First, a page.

4 cloves garlic, minced

1 teaspoon sea salt

1 teaspoon ground black pepper

2 tablespoons soy sauce

2 yellow onions, chopped

2 red onions, chopped

2 red peppers, chopped

2 yellow peppers, chopped

1 large (or 2 small) jalapeño pepper, sliced

1 tablespoon dried oregano

1⁄3 cup cilantro, chopped

1 cup white rice (optional)

*Note on beef – Almost any of your favorite cuts of beefsteak will work in this dish. We suggest sirloin, tri-tips, chuck, or flank steak. Just be sure to marinate the less expensive cuts to tenderize them. You’ll also want to cut against the grain on those cuts. To watch a short video on how to cut meat against the grain, click here:
Also remember that boneless cuts are easier to cut into strips, but you can certainly use bone-in if you don’t mind the extra bit of work.

Step 1 – Cut the meat into 1-inch strips and marinate for one to two hours. Use your favorite beef marinade recipe (see a quick one below) or simply cover the meat with plain cold coffee. Coffee is a fun, fast marinade that not only imparts an earthy note to beef but also helps tenderize it.

Step 2 – Julienne and fry the unpeeled potatoes in a separate pan and keep them warm. OR take a shortcut and use frozen fries. One of our Coffeehouse Mystery readers tells us that a pizza pan with holes in it will help your frozen fries become even crispier in the oven. (Shout-out of thanks to Nancy Prior Phillips for the tip!)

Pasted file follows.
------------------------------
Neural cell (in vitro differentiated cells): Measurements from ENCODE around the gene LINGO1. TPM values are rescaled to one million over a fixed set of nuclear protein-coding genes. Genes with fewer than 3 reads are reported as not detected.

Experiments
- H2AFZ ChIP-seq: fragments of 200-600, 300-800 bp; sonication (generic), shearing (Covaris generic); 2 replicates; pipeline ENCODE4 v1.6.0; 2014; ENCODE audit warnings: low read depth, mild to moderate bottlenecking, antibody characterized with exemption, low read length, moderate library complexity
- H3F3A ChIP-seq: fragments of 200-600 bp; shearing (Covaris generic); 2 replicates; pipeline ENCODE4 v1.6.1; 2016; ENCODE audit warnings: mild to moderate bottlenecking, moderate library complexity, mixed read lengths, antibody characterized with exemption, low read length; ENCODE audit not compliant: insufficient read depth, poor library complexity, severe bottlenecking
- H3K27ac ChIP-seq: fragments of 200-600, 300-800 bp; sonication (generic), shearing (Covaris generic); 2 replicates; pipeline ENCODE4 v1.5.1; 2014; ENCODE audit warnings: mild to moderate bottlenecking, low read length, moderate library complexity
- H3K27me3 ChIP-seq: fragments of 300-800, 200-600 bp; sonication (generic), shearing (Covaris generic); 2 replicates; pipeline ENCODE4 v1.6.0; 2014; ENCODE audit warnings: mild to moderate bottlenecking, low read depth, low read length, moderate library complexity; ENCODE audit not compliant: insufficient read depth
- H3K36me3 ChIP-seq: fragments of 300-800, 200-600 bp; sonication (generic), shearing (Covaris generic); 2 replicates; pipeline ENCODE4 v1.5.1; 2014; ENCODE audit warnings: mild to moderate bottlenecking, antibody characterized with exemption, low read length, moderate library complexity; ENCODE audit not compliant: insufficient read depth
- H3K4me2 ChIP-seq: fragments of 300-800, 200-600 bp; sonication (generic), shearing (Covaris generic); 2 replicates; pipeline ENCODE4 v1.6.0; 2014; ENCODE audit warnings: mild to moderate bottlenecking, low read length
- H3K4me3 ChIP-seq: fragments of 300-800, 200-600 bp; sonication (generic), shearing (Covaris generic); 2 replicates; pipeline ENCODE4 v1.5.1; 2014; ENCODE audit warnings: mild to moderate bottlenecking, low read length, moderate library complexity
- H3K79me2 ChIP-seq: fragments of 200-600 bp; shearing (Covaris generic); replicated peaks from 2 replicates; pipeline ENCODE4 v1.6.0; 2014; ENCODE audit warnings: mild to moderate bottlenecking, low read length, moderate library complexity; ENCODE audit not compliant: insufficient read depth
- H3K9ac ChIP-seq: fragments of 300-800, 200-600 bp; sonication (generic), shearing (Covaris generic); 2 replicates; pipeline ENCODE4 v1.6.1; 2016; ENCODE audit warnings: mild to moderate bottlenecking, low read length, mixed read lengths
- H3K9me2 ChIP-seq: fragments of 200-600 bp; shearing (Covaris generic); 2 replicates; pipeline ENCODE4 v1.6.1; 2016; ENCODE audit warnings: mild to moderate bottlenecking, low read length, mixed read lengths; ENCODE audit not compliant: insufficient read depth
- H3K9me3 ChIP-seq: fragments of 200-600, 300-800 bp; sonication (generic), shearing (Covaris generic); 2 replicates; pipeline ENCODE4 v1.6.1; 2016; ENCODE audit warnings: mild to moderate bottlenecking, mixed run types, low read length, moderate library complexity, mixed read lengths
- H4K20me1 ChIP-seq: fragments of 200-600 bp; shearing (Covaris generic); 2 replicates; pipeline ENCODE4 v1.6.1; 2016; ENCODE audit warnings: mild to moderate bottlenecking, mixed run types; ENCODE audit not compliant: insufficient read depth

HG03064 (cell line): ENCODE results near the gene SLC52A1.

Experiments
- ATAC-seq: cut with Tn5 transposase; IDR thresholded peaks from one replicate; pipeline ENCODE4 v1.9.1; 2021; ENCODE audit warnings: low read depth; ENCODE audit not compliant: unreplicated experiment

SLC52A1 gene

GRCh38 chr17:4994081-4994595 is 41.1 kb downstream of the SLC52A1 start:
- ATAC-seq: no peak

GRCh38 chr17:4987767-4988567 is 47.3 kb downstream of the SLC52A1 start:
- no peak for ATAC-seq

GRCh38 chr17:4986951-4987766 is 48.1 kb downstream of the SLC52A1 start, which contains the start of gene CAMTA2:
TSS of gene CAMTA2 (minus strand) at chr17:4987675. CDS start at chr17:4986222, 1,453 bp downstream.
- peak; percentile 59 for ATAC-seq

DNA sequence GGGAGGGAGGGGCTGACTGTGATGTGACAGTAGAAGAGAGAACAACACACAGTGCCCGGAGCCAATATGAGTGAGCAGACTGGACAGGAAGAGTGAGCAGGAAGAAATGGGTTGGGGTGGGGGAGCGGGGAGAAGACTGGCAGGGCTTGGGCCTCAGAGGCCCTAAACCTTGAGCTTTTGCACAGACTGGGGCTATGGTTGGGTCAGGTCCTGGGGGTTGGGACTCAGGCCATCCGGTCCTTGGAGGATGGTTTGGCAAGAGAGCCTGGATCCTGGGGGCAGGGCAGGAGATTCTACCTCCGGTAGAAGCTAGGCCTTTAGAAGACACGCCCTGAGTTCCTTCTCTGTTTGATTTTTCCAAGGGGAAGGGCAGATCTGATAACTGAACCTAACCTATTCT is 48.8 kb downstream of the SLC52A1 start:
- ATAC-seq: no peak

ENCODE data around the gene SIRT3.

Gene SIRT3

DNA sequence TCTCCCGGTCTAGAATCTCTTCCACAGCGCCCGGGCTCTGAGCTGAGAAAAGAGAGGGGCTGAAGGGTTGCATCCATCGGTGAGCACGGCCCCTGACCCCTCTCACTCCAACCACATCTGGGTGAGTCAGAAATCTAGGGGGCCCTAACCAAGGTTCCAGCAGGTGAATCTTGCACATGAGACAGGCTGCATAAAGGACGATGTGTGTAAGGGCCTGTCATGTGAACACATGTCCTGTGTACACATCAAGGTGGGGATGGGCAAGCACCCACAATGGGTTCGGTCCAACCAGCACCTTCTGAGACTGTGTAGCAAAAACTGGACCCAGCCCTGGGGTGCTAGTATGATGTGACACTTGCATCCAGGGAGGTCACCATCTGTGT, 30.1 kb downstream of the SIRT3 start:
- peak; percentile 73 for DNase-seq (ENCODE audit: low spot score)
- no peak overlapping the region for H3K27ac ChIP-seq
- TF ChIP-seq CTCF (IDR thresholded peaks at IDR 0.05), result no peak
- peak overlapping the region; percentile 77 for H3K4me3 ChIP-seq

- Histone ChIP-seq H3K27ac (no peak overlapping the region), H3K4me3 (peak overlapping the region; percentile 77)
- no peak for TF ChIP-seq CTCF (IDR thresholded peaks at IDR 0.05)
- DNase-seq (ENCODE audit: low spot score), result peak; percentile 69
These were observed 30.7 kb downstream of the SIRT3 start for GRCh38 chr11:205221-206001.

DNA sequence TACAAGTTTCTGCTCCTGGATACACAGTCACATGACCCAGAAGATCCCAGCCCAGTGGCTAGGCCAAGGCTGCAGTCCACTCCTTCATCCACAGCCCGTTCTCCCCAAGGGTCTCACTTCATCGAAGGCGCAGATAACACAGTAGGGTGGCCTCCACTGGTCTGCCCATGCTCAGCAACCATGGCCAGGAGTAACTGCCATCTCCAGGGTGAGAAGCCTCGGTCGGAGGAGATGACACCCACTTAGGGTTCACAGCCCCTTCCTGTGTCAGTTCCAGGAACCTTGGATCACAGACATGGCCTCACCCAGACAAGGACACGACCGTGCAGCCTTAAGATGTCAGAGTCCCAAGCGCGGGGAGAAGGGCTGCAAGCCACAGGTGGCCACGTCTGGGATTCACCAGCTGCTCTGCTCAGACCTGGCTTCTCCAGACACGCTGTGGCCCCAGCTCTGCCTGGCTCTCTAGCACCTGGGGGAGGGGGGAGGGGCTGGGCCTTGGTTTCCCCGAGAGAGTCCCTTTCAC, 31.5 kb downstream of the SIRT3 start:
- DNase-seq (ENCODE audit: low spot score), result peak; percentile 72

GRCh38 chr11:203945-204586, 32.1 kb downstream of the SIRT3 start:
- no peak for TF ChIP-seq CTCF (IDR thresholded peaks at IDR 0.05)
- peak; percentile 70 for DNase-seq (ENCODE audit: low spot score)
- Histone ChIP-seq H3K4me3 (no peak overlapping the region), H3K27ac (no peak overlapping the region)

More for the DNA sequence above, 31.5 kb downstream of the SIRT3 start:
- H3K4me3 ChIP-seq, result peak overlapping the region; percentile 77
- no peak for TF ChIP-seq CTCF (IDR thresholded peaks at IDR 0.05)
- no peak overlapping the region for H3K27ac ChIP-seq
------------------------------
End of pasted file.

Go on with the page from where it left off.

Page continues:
Step 3 – Place a large, nonstick skillet over medium heat and add the oil. Sauté your minced garlic and add the meat. When cooked through (two to three minutes) pour off the juice into a separate bowl. (You need to reserve the juice so it does not completely evaporate during the next step of cooking. You also need to remove liquid now so you don’t end up boiling everything.)

Step 4 –Add the sea salt, ground pepper, and soy sauce and stir to blend the flavors. Next add the onions, peppers, oregano, and cilantro. Return the meat juice that you reserved in the previous step. Cook, uncovered, over medium heat for 3–5 minutes.

To serve – Place meat and vegetables on a large, family style serving platter and garnish with fried potatoes. In Peru, this dish is also served with white rice. 

Our quick beef marinade – For about 2 pounds of meat cut into strips: Mix 2/3 cup soy sauce, 1 tablespoon lemon juice, ½ teaspoon salt, and ¼ teaspoon ground black pepper. OR simply pour enough cold coffee over the meat to cover. Follow recipe as directed above.

Thanks to Amy and Molly for the invitation to join you here today.

Eat with joy! ~ Cleo

Cleo Coyle is the pseudonym of Alice Alfonsi, who collaborates with her husband, Marc Cerasini, to write the Coffeehouse Mysteries and The Haunted Bookshop Mysteries, both of which are national bestselling series for Penguin's Berkley Prime Crime. When not haunting coffeehouses, wrangling stray cats, or hunting ghosts, Alice and Marc are also New York Times bestselling media tie-in writers. To get more of Cleo’s recipes, win free coffee, or find out more about her books, visit Cleo’s *virtual* coffeehouse at To watch the Coffeehouse Mystery book trailer, click here: